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Yuba City youngster named all-state trap shooter
It's hard to blame Yuba City's Tyler Olson if he seems busy lately.
While the 15-year-old sophomore at Yuba City High School is a standout baseball player, that's not the only sport he excels at.
Recently, Olson was named to the Sub-Junior All-State trap shooting team by the California Golden State Trapshooting Association.
The team is comprised of the top shooters' average scores at tournaments throughout the year. The top five shooters in the state were named to the team and Olson finished fourth overall.
"The hand-eye coordination and the mental toughness are similar in both sports," said Olson, who is playing baseball for the Honkers' junior varsity team this spring. "You have to have good hand-eye coordination and be mentally tough because a lot of mishaps can happen."
In trap shooting, each participant must compete in three different events: Singles, handicap and doubles.
In singles, each competitor must shoot at one target launched from five different angles 16-yards out. In handicap, the shooters move back one yard each time they achieve a score of 96 or better, and in doubles the shooters fire at two targets launched at the same time.
"You also must have good reflexes because you don't know where the targets are going to come from next," Olson said. "You have five different angles and you don't now where they're going to come from."
The origins of trap shooting date back to 1793, when participants used real birds, usually passenger pigeons.
Fake birds were introduced during the Civil War-era, when passenger pigeon numbers diminished and became nearly extinct. Clay targets became common in the 1880s.
Like many in the sport, Olson took to shooting at a relatively young age.
"I had a friend that did it, and when he told me about it, I decided to try it out," said Olson, who has been trap shooting since the fifth grade. "My mom's dad competed too, so I got a lot of that from her."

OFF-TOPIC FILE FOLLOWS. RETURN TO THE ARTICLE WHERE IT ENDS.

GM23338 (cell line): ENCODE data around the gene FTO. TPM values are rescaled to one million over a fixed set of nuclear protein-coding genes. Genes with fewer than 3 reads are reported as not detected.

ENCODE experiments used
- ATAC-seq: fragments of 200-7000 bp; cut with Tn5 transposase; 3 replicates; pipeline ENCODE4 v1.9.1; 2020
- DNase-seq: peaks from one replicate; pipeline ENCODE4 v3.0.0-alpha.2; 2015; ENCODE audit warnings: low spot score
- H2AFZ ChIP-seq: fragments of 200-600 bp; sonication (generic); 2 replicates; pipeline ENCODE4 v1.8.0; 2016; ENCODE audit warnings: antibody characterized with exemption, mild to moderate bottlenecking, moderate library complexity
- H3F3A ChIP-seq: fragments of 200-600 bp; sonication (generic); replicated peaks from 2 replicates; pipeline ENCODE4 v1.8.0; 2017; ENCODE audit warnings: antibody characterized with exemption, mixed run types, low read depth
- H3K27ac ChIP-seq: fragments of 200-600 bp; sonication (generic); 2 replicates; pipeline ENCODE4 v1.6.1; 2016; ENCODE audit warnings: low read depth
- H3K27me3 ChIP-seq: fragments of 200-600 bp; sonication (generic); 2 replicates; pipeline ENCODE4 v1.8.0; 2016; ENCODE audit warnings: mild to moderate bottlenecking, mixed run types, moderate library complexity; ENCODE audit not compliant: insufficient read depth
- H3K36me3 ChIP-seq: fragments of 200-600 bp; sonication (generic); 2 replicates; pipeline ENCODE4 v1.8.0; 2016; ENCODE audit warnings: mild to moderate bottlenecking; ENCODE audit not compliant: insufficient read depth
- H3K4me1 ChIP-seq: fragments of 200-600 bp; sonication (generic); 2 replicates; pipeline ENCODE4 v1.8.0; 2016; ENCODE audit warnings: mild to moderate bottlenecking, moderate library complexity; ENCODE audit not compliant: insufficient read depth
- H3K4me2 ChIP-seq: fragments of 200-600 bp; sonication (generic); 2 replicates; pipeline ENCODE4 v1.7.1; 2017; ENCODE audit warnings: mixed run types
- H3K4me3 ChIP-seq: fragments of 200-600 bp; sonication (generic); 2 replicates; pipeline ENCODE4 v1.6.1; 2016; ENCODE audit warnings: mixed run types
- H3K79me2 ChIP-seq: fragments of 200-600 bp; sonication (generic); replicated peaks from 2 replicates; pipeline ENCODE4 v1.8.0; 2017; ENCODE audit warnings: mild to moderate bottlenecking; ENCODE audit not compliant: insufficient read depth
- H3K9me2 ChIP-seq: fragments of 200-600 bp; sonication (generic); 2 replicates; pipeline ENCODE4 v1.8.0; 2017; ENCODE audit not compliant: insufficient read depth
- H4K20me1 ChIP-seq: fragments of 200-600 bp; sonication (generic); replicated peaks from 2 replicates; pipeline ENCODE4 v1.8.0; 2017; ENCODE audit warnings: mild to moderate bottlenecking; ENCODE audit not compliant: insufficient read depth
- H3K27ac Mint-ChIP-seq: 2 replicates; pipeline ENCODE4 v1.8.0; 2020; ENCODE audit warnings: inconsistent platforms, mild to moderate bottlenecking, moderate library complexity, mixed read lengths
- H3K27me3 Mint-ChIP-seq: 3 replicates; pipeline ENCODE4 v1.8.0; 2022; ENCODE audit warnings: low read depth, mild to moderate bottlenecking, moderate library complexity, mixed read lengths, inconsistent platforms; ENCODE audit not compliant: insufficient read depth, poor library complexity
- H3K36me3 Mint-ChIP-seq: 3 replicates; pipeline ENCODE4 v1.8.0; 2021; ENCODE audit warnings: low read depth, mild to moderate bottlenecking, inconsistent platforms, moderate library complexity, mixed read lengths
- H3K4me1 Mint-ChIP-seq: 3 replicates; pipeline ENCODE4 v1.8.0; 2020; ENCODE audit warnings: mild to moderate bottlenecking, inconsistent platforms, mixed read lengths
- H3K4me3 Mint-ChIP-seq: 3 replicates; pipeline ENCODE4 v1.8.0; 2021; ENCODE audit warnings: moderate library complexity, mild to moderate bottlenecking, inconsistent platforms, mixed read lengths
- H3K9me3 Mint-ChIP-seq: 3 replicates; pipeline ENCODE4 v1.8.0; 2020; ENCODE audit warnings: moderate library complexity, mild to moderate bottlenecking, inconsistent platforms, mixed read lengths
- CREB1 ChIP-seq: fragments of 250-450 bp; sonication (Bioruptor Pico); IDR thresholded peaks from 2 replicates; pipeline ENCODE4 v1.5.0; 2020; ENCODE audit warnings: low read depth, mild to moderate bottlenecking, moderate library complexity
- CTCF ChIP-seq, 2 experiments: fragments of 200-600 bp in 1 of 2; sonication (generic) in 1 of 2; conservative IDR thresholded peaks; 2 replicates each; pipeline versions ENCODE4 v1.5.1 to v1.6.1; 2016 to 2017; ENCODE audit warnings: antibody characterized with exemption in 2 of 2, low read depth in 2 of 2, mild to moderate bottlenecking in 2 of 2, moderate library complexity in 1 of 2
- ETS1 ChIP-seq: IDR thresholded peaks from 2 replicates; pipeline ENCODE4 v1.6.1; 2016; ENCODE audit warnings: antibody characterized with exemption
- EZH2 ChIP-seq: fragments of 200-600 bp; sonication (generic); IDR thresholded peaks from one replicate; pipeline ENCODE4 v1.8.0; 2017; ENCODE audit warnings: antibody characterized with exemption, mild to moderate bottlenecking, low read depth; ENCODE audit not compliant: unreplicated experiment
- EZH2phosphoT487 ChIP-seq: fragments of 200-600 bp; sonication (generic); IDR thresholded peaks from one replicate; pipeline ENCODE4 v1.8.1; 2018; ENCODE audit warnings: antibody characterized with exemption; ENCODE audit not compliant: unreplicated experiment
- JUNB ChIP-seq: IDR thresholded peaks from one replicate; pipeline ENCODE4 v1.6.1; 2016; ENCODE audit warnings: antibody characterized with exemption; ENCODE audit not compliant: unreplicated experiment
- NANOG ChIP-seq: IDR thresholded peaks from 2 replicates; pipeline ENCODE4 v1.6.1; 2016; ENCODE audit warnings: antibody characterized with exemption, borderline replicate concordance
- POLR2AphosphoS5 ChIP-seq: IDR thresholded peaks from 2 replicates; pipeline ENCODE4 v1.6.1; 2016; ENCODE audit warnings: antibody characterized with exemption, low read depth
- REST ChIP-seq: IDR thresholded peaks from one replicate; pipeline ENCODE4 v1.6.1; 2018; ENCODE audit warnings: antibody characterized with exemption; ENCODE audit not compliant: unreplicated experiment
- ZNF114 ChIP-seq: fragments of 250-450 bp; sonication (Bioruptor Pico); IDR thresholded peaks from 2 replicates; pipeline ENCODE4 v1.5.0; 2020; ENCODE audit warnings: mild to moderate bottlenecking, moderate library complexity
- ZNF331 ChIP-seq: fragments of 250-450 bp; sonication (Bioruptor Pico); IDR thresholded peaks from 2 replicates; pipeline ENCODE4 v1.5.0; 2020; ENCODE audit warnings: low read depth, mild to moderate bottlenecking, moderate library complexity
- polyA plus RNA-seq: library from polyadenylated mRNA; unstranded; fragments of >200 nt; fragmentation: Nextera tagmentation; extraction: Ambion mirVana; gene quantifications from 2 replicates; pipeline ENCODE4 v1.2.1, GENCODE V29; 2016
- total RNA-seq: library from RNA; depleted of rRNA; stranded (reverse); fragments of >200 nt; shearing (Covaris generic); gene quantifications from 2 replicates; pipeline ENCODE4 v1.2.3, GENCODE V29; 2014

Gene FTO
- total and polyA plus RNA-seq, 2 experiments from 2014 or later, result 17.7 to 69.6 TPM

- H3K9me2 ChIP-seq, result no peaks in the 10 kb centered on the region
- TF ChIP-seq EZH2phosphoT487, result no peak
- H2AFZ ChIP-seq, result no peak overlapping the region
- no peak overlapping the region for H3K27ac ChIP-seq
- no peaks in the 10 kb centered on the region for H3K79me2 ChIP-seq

Olson's mother, Wendy, participated in the sport as a youngster and has seen many former acquaintances while traveling to the different events throughout the state with Tyler.
Many of the children she knew when her father competed now have their own children involved in trap shooting, she said.
As in any sport, Tyler's achievements, both on the range and on the diamond, have come from good old-fashioned hard work.
"He puts a lot of effort into whatever he's doing," said his mother, who added that when the weather permits, Olson practices three or four days a week at the Coon Creek Trap and Skeet Club just north of Lincoln. "His coach is a hall of fame shooter, so he's been very fortunate."
Wendy added that while many participants at the tournaments aren't necessarily scholars, Tyler often does homework in between shoots. He has even been spotted reading Cliff Notes of "Romeo and Juliet" while at tournaments.
With that kind of work ethic, it's no surprise that Olson maintains a 4.0 grade point average while taking honor classes at Yuba City.